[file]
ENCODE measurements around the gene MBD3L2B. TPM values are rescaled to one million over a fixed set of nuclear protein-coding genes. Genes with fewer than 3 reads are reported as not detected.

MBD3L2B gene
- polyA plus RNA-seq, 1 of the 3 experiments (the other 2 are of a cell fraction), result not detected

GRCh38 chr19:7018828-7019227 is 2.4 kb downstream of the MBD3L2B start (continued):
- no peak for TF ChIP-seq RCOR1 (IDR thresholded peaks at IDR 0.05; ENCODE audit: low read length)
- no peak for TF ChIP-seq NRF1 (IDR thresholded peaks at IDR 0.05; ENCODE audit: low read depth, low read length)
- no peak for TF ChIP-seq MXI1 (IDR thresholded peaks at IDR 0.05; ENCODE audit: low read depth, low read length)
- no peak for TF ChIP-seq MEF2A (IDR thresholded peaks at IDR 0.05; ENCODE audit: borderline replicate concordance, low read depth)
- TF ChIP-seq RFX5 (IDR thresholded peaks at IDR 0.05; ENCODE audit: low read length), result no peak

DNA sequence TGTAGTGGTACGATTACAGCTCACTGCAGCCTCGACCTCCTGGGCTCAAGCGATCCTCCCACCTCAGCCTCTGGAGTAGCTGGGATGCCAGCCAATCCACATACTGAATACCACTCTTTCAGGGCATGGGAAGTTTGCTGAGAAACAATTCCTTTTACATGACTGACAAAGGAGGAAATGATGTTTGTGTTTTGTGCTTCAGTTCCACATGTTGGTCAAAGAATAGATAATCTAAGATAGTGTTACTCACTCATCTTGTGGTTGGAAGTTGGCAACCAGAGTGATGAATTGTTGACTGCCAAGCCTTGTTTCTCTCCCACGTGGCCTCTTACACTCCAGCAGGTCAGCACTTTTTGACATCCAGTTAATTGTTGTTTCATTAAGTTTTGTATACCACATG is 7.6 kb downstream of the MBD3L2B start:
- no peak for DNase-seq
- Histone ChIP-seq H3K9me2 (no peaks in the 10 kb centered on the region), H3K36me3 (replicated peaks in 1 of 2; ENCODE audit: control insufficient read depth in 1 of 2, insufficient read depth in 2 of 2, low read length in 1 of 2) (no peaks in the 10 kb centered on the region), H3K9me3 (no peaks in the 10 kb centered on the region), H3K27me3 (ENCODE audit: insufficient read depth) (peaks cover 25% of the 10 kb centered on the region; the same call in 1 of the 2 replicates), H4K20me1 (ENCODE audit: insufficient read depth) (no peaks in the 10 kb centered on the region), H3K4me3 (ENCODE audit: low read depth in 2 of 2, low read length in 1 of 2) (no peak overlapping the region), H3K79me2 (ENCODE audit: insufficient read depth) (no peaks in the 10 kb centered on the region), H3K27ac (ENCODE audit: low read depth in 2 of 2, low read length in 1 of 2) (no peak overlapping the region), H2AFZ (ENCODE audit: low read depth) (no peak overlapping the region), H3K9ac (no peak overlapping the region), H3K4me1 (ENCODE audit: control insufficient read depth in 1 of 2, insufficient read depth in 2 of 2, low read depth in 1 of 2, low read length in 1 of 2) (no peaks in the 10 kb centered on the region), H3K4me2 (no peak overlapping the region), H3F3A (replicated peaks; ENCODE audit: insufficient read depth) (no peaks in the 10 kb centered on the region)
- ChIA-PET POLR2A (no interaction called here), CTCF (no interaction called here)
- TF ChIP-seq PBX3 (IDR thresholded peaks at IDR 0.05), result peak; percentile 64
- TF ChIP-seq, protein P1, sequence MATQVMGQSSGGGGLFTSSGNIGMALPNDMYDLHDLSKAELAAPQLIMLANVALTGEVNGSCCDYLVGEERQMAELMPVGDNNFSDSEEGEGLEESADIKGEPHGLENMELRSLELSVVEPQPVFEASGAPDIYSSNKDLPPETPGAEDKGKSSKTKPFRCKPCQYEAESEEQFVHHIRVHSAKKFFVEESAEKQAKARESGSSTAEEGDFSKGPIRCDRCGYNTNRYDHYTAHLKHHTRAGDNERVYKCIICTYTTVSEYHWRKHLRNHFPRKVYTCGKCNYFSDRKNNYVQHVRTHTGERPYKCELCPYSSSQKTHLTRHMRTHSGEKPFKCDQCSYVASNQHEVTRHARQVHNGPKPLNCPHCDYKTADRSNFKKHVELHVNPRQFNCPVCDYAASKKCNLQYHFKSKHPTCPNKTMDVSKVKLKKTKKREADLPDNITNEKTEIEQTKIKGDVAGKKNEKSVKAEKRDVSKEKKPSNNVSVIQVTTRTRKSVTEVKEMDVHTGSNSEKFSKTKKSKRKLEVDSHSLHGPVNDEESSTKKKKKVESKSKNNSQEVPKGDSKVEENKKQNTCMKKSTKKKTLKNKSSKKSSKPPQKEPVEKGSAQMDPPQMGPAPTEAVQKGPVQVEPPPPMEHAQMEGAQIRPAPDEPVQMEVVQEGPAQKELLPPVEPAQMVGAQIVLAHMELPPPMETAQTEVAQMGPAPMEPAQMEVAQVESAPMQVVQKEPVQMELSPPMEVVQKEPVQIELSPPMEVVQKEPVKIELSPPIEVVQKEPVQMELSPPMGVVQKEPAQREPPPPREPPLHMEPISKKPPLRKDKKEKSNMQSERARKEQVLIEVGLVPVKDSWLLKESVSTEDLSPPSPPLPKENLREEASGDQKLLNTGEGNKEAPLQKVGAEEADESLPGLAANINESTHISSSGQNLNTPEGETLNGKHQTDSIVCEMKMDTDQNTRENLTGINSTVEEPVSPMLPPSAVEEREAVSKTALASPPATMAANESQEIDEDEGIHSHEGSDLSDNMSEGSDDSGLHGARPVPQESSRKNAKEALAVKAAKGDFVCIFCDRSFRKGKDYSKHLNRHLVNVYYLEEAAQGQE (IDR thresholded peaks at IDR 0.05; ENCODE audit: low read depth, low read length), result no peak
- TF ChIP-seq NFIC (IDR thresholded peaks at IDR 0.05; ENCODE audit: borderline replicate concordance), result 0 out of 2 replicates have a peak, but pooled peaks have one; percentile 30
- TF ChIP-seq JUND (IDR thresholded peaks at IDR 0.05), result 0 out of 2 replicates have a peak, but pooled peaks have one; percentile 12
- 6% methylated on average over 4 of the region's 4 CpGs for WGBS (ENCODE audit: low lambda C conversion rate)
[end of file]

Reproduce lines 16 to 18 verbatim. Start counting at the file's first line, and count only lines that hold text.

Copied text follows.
- TF ChIP-seq NFIC (IDR thresholded peaks at IDR 0.05; ENCODE audit: borderline replicate concordance), result 0 out of 2 replicates have a peak, but pooled peaks have one; percentile 30
- TF ChIP-seq JUND (IDR thresholded peaks at IDR 0.05), result 0 out of 2 replicates have a peak, but pooled peaks have one; percentile 12
- 6% methylated on average over 4 of the region's 4 CpGs for WGBS (ENCODE audit: low lambda C conversion rate)